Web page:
Increased hemoglobin mass and VO2max with 10 h nightly simulated altitude at 3000 m

Mitsuo Neya, Taisuke Enoki, Nao Ohiwa, Takashi Kawahara, Christopher J. Gore

Research output: Contribution to journalArticle

9 Citations (Scopus)

Abstract

Purpose: To quantify the changes of hemoglobin mass (Hbmass) and maximum oxygen consumption (VO2max) after 22 days training at 1300-1800 m combined with nightly exposure to 3000-m simulated altitude. We hypothesized that with simulated 3000-m altitude, an adequate beneficial dose could be as little as 10 h/24 h. Methods: Fourteen male collegiate runners were equally divided into 2 groups: altitude (ALT) and control (CON). Both groups spent 22 days at 1300-1800 m. ALT spent 10 h/night for 21 nights in simulated altitude (3000 m), and CON stayed at 1300 m. VO2max and Hb mass were measured twice before and once after the intervention. Blood was collected for assessment of percent reticulocytes (%retics), serum erythropoietin (EPO), ferritin, and soluble transferrin receptor (sTfR) concentrations. Results: Compared with CON there was an almost certain increase in absolute VO2max (8.6%, 90% confidence interval 4.8-12.6%) and a likely increase in absolute Hbmass (3.5%; 0.9-6.2%) at postintervention. The %retics were at least very likely higher in ALT than in CON throughout the 21 nights, and sTfR was also very likely higher in the ALT group until day 17. EPO of ALT was likely higher than that of CON on days 1 and 5 at altitude, whereas serum ferritin was likely lower in ALT than CON for most of the intervention. Conclusions: Together the combination of the natural and simulated altitude was a sufficient total dose of hypoxia to increase both Hbmass and VO2max.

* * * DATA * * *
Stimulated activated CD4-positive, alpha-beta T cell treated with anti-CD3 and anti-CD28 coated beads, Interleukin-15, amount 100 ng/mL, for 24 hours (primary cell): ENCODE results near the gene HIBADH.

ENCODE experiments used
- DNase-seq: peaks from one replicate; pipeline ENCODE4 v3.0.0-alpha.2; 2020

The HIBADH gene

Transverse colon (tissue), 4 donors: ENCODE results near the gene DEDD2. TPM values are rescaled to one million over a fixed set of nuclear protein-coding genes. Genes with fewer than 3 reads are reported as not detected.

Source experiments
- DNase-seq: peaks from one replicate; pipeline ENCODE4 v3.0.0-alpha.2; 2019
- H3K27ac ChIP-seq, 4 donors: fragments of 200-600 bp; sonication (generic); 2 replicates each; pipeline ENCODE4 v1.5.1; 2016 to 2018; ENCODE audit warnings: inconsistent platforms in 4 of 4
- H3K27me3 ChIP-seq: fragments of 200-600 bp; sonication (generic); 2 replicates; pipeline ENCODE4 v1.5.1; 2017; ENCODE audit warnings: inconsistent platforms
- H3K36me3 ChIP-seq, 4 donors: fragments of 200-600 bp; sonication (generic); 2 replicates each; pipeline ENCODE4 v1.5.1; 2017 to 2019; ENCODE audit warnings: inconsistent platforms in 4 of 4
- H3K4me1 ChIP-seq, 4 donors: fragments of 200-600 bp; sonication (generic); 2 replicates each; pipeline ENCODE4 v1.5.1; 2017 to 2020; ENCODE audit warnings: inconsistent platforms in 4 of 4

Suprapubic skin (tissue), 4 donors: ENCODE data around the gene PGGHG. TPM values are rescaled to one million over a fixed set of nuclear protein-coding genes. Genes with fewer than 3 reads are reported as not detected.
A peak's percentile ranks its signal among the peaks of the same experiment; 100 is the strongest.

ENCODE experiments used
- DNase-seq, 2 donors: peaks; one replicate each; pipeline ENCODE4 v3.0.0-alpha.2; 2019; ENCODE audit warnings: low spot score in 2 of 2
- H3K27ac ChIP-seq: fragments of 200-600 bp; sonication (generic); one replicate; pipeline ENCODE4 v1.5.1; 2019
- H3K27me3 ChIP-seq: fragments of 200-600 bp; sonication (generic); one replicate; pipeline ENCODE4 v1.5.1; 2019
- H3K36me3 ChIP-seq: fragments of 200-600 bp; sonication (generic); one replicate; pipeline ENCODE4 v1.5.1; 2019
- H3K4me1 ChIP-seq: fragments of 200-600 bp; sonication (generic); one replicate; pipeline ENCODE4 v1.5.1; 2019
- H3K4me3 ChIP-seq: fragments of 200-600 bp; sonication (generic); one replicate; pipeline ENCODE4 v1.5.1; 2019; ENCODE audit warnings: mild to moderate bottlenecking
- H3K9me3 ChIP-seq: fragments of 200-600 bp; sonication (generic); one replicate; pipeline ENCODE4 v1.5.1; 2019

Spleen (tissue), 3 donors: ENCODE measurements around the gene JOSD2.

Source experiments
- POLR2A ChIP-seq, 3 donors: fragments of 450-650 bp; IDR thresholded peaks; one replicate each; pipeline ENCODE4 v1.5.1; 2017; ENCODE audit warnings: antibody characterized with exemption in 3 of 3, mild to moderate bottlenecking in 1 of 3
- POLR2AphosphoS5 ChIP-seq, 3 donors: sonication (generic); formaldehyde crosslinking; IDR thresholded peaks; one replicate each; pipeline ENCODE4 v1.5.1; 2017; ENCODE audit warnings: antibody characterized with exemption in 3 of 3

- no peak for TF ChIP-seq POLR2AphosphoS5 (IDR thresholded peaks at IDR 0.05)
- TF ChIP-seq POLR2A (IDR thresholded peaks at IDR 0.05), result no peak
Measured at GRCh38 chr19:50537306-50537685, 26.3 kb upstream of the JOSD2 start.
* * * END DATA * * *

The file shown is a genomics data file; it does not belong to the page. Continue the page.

Original languageEnglish
Pages (from-to)366-372
Number of pages7
JournalInternational Journal of Sports Physiology and Performance
Volume8
Issue number4
Publication statusPublished - Jul 2013
Externally publishedYes

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Hemoglobins
Transferrin Receptors
Ferritins
Erythropoietin
Reticulocytes
Serum
Oxygen Consumption
Confidence Intervals
Control Groups

Cite this

Neya, Mitsuo ; Enoki, Taisuke ; Ohiwa, Nao ; Kawahara, Takashi ; Gore, Christopher J. / Increased hemoglobin mass and VO2max with 10 h nightly simulated altitude at 3000 m. In: International Journal of Sports Physiology and Performance. 2013 ; Vol. 8, No. 4. pp. 366-372.
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abstract = "Purpose: To quantify the changes of hemoglobin mass (Hbmass) and maximum oxygen consumption (VO2max) after 22 days training at 1300-1800 m combined with nightly exposure to 3000-m simulated altitude. We hypothesized that with simulated 3000-m altitude, an adequate beneficial dose could be as little as 10 h/24 h. Methods: Fourteen male collegiate runners were equally divided into 2 groups: altitude (ALT) and control (CON). Both groups spent 22 days at 1300-1800 m. ALT spent 10 h/night for 21 nights in simulated altitude (3000 m), and CON stayed at 1300 m. VO2max and Hb mass were measured twice before and once after the intervention. Blood was collected for assessment of percent reticulocytes ({\%}retics), serum erythropoietin (EPO), ferritin, and soluble transferrin receptor (sTfR) concentrations. Results: Compared with CON there was an almost certain increase in absolute VO2max (8.6{\%}, 90{\%} confidence interval 4.8-12.6{\%}) and a likely increase in absolute Hbmass (3.5{\%}; 0.9-6.2{\%}) at postintervention. The {\%}retics were at least very likely higher in ALT than in CON throughout the 21 nights, and sTfR was also very likely higher in the ALT group until day 17. EPO of ALT was likely higher than that of CON on days 1 and 5 at altitude, whereas serum ferritin was likely lower in ALT than CON for most of the intervention. Conclusions: Together the combination of the natural and simulated altitude was a sufficient total dose of hypoxia to increase both Hbmass and VO2max.",